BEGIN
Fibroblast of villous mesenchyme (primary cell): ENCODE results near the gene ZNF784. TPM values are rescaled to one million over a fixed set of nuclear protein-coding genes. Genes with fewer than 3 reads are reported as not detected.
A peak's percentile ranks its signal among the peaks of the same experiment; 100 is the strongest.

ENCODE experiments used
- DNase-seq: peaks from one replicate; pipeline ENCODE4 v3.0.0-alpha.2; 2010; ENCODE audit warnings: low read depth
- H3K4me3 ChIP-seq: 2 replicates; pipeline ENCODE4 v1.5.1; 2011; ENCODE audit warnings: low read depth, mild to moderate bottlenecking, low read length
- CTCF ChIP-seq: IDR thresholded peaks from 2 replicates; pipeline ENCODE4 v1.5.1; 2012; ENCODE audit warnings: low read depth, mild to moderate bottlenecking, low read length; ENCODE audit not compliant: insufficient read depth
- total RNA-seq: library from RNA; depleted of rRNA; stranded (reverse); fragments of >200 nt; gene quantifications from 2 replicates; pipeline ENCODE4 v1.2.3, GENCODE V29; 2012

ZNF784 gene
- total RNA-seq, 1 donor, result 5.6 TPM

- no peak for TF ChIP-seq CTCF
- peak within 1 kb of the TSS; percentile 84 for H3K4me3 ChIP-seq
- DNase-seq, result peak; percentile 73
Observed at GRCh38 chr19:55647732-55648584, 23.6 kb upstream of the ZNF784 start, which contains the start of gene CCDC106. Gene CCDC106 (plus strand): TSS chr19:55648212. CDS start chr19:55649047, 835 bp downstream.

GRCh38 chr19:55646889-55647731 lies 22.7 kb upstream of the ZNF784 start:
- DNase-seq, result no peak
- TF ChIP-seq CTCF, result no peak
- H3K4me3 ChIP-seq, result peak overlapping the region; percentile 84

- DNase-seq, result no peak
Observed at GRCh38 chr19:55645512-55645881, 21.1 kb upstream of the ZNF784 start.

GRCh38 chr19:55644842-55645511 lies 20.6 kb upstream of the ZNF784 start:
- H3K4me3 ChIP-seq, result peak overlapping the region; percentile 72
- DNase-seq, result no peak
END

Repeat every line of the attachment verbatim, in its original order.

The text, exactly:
Fibroblast of villous mesenchyme (primary cell): ENCODE results near the gene ZNF784. TPM values are rescaled to one million over a fixed set of nuclear protein-coding genes. Genes with fewer than 3 reads are reported as not detected.
A peak's percentile ranks its signal among the peaks of the same experiment; 100 is the strongest.

ENCODE experiments used
- DNase-seq: peaks from one replicate; pipeline ENCODE4 v3.0.0-alpha.2; 2010; ENCODE audit warnings: low read depth
- H3K4me3 ChIP-seq: 2 replicates; pipeline ENCODE4 v1.5.1; 2011; ENCODE audit warnings: low read depth, mild to moderate bottlenecking, low read length
- CTCF ChIP-seq: IDR thresholded peaks from 2 replicates; pipeline ENCODE4 v1.5.1; 2012; ENCODE audit warnings: low read depth, mild to moderate bottlenecking, low read length; ENCODE audit not compliant: insufficient read depth
- total RNA-seq: library from RNA; depleted of rRNA; stranded (reverse); fragments of >200 nt; gene quantifications from 2 replicates; pipeline ENCODE4 v1.2.3, GENCODE V29; 2012

ZNF784 gene
- total RNA-seq, 1 donor, result 5.6 TPM

- no peak for TF ChIP-seq CTCF
- peak within 1 kb of the TSS; percentile 84 for H3K4me3 ChIP-seq
- DNase-seq, result peak; percentile 73
Observed at GRCh38 chr19:55647732-55648584, 23.6 kb upstream of the ZNF784 start, which contains the start of gene CCDC106. Gene CCDC106 (plus strand): TSS chr19:55648212. CDS start chr19:55649047, 835 bp downstream.

GRCh38 chr19:55646889-55647731 lies 22.7 kb upstream of the ZNF784 start:
- DNase-seq, result no peak
- TF ChIP-seq CTCF, result no peak
- H3K4me3 ChIP-seq, result peak overlapping the region; percentile 84

- DNase-seq, result no peak
Observed at GRCh38 chr19:55645512-55645881, 21.1 kb upstream of the ZNF784 start.

GRCh38 chr19:55644842-55645511 lies 20.6 kb upstream of the ZNF784 start:
- H3K4me3 ChIP-seq, result peak overlapping the region; percentile 72
- DNase-seq, result no peak